A "Watergate" style scandal alleging the State Department was responsible for a break in at a former employee's office completely fell apart after its progenitor was given a platform on Fox News. Fox guest Cary Schulman, a lawyer representing a former investigator at the State Department's Office of the Inspector General named Aurelia Fedenisn, was forced to confess he was only "joking" about allegations that the State Department was responsible for a break in at his office after admitting he had no evidence to back up his claims.
On June 10, CBS News reported on allegations of misconduct among State Department employees. Fedenisn, who is represented by the Dallas law firm Schulman & Mathias, provided the documents to CBS and discussed the allegations with Republican Senator Ted Cruz.
Schulman publicly questioned whether the State Department or supporters of former Secretary of State Hillary Clinton may have been responsible for a recent break in at his office in which a computer and box full of files were stolen. The Daily Caller, TheBlaze.com, and others quoted Schulman saying that "strongholds of support within the State Department" may have been involved.
On July 8, Schulman joined guest host Martha MacCallum on Fox News' America Live to discuss the break in. In a segment hyped as "'Watergate' Style Spy Claims," Schulman admitted he was "joking" about his allegations after acknowledging he possessed no real evidence to suggest the State Department's involvement in the break in. He concluded by warning that "we should take a hard look at" the State Department if they were to determine there was no involvement by State Department employees in the break in.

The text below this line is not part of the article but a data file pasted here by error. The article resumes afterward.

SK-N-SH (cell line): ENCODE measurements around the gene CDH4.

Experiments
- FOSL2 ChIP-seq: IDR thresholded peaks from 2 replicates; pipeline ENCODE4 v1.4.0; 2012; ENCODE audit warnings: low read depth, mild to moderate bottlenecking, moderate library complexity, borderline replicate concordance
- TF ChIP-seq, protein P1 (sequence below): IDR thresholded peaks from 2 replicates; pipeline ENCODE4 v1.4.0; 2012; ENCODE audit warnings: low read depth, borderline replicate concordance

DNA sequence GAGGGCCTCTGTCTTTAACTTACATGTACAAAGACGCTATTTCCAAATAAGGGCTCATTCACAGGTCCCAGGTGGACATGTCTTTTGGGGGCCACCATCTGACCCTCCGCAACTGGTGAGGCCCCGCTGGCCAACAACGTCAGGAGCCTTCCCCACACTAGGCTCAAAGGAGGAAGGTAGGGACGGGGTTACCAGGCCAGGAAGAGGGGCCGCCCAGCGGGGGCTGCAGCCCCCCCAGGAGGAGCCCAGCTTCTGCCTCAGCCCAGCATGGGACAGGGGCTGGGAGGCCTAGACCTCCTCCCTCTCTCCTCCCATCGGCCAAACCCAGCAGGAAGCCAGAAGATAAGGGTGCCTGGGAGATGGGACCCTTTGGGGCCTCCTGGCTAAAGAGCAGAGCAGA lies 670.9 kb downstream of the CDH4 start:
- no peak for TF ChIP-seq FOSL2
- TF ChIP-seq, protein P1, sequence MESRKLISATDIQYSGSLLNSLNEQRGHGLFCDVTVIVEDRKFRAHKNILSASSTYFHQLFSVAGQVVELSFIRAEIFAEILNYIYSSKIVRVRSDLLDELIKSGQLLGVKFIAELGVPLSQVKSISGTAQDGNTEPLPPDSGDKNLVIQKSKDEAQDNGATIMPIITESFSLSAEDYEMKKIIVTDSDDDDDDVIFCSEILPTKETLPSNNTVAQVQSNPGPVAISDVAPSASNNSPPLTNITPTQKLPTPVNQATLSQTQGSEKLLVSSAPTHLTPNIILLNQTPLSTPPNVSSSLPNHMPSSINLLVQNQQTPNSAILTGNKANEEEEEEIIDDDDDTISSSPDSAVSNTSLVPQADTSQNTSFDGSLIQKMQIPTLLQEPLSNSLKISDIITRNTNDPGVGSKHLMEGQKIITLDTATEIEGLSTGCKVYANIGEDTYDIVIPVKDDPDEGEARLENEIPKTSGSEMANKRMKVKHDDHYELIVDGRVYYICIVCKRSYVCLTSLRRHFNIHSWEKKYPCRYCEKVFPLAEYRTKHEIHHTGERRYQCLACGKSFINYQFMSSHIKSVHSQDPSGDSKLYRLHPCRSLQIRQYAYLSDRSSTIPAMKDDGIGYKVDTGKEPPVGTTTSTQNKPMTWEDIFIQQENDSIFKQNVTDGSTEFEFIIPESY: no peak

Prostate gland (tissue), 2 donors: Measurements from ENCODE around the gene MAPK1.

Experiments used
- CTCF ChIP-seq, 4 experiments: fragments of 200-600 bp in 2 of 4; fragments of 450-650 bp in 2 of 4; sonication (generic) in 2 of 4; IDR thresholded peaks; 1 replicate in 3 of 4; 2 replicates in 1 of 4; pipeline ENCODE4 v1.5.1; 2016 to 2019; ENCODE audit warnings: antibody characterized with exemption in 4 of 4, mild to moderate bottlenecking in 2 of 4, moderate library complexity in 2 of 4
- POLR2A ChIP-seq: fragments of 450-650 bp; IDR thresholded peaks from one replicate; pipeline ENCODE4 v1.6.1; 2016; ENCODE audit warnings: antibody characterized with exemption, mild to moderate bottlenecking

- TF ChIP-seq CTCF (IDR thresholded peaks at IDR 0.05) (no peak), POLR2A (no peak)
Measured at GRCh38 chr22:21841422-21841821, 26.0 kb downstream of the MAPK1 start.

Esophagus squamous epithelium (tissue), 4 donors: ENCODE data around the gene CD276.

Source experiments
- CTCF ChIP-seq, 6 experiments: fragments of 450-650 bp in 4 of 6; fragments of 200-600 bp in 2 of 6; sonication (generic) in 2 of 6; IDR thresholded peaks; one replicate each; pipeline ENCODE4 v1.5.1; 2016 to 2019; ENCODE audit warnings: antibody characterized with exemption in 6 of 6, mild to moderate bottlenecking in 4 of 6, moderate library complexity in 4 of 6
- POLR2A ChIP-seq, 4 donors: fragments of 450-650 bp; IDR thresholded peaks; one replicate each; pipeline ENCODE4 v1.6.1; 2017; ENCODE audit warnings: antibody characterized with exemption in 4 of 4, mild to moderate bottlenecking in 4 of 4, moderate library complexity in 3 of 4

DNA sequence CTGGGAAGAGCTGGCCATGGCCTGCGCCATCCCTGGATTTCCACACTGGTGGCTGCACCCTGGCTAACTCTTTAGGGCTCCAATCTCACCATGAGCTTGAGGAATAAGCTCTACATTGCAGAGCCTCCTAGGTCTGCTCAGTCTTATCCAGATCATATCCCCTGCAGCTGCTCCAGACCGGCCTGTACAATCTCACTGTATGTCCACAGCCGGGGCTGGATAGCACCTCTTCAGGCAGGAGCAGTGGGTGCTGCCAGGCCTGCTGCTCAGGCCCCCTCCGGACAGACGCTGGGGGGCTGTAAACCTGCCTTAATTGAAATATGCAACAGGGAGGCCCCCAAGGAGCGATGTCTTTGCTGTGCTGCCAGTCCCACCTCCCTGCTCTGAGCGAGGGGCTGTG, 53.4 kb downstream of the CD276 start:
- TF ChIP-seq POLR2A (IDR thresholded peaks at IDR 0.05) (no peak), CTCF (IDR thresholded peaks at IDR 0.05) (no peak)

SCHULMAN: Well, first of all they were in the office multiple times over the weekend coming back and forth. So they came in one time, got a computer, left, came back got another computer and you can see how casual they are. I'm not pointing any fingers at the Department of State, but let's take a look at the facts with regard to the Department of State. One, we know that we're looking for someone who has committed crimes in the past. State Department? Check. Number two, we also know that the burglars left behind blood evidence and were caught on the video - so we know we are looking for someone that has botched big jobs before. State Department? Check. And number three, we know that, essentially, the burglars have been unwilling to come forward with evidence of the crimes voluntarily and we don't know their whereabouts. Check, check. Now I'm not saying that it's the Department of State, but I'll tell you this: if the Department of State calls off this investigation and then later publicly comes out and says they've investigated it and they've determined they did nothing wrong then I think we should take a hard look at them.
Even MacCallum was skeptical of these claims, asking Schulman, "do you have any evidence that links [the burglars] to the State Department, to the administration, to any of the people that would be directly affected by the investigation and the case that you're bringing for your client?" Schulman conceded, "No I don't. All kidding aside, I was joking earlier. I don't know who did it."